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Older adults and autism

Here's an interesting note about autism in older adults in a study by British researchers. The Star's series turns its attention to older teens and adults starting Saturday and continuing until Monday.

The study, reported in the journal Geriatric Medicine,http://www.gerimed.co.uk/_documents/resources/1104.230.pdf suggests that brain maturation and adaptation continues well into adulthood, with a reduction in the level of disability for some.

"It is also suggested that some do in fact, 'grow out of' autism, in that they no longer meet diagnositic criteria for diagnosis. If this is so, and whether it is due to changes in the brain itself or the individual's successful adaptation to social and environmental conditions, are matters for conjecture.

"At present we do not know."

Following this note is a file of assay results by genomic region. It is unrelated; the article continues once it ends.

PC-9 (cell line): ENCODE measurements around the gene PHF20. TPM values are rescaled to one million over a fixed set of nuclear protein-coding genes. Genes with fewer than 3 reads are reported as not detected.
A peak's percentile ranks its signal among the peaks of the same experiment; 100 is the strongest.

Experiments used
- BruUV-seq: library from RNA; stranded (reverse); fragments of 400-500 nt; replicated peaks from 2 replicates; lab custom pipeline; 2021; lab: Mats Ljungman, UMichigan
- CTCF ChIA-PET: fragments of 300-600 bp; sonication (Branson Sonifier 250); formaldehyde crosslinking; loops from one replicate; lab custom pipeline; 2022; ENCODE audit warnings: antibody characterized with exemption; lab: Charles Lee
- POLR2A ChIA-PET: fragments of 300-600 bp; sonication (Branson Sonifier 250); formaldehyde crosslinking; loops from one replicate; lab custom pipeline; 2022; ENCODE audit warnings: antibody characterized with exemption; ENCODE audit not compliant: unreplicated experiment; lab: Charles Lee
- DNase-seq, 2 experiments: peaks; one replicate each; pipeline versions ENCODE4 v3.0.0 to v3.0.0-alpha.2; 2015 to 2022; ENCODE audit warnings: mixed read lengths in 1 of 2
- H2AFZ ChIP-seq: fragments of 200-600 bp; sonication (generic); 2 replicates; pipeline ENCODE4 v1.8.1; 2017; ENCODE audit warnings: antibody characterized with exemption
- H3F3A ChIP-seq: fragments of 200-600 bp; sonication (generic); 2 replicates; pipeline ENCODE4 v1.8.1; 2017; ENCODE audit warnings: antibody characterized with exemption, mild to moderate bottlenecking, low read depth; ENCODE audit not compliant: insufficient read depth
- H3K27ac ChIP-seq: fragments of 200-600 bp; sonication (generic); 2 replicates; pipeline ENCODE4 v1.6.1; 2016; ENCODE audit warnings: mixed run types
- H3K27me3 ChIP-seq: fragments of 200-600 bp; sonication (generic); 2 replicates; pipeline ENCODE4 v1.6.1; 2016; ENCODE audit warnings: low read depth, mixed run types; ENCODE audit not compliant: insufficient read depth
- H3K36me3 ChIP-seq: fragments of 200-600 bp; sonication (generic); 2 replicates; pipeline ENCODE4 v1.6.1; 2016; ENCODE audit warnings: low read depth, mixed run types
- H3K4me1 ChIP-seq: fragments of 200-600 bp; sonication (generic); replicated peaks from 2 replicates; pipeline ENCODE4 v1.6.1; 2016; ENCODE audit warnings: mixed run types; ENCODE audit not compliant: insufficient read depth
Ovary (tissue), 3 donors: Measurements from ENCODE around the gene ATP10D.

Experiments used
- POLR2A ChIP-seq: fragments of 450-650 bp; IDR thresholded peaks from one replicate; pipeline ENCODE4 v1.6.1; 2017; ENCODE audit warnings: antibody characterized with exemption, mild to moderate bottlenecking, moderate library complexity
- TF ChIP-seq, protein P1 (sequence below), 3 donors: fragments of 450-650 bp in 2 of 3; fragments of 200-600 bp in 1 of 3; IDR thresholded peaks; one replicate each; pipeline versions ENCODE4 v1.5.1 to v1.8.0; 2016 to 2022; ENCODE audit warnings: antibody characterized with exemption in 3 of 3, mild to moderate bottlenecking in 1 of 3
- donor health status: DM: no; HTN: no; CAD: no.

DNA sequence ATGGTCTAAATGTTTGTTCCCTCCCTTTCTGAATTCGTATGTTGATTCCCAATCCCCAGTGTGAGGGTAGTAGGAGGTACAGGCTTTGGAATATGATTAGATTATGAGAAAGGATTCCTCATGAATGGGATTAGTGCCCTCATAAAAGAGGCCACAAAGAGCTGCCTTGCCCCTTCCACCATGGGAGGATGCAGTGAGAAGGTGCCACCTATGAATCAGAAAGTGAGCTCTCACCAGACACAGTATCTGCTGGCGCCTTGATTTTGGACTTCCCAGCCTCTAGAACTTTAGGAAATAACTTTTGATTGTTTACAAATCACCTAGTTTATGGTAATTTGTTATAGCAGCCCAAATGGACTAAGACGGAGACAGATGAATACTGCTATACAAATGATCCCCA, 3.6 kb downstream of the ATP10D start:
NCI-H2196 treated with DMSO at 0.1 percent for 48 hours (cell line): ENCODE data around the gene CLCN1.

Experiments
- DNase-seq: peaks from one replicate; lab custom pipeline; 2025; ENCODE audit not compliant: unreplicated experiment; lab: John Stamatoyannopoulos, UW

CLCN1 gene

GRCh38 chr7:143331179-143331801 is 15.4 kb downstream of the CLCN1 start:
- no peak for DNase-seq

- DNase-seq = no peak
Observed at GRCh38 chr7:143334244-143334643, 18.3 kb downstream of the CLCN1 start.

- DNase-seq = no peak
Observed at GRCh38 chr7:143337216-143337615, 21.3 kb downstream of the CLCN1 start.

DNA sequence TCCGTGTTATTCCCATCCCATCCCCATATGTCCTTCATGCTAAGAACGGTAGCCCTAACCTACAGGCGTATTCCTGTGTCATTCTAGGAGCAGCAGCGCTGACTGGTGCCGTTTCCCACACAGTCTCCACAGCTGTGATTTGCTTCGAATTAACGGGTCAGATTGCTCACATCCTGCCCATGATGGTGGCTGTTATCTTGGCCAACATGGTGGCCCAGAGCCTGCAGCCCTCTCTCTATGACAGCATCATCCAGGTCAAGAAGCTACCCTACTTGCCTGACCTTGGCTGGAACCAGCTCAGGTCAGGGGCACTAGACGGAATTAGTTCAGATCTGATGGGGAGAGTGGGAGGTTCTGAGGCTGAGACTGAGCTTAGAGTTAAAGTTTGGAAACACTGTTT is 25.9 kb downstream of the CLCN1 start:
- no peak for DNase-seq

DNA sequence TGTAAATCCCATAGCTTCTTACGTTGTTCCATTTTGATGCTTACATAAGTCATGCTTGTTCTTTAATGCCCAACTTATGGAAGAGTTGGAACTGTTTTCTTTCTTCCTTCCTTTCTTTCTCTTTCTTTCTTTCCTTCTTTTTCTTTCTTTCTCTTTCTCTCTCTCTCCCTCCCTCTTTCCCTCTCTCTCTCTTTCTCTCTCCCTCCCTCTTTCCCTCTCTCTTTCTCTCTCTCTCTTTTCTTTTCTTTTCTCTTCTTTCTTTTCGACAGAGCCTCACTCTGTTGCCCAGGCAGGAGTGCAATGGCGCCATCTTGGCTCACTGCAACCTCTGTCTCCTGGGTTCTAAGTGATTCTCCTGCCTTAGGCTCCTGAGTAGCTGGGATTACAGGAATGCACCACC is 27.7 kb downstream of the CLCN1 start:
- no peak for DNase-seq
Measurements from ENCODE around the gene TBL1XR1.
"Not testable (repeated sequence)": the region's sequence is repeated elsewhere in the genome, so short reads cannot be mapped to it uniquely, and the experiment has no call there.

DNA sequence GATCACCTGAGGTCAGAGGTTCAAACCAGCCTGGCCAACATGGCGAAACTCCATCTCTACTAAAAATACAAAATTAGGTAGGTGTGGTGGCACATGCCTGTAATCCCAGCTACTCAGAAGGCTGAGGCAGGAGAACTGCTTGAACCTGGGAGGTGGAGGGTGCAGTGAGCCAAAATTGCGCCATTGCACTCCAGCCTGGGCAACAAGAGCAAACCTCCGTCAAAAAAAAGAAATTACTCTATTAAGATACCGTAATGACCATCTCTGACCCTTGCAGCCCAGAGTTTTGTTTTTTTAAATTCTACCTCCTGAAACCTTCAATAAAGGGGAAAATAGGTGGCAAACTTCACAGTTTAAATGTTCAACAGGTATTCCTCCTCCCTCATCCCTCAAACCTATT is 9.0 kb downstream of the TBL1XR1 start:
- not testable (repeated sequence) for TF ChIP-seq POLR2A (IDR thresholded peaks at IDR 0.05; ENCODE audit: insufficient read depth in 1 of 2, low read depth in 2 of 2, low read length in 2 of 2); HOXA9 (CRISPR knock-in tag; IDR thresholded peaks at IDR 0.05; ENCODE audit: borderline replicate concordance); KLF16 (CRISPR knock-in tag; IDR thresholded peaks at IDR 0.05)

A 2009 study from the University of Utah showed improvement in communication skills and IQ and a reduction in repetitive behaviors and rigid interests in nearly 30 per cent of those studied.  Another review of adult functions, published in the Journal of the Canadian Academy of Child and Adolescent Psychiatry, reported that the worst outcomes in adults with autism were for those who also had an intellectual disability.

It's also distressing to read in the short, highly readable paper from the UK about the abandonment of many people with autism as they age. Studies from the 1980s and 1990s "revealed a desperate picture of social isolation, high unemployment and mental ill health among the more able population."

The paper concludes with questions. We've found in writing about this age group there are questions in abundance, but scant research and few answers.

 "Could this be a double whammy for people with autism? Already socially isolated and disadvantaged by their condition and responses to it, will they face additional problems from a system more attuned to the needs of the majority?"


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  • Welcome to the Toronto Star's autism blog, a daily amalgam of breaking news stories, features, trends and ideas flowing from our Autism Project. The blog is written by Star reporters: Kate Allen, Andrea Gordon, Laurie Monsebraaten, Kris Rushowy, Leslie Scrivener, and Tanya Talaga.

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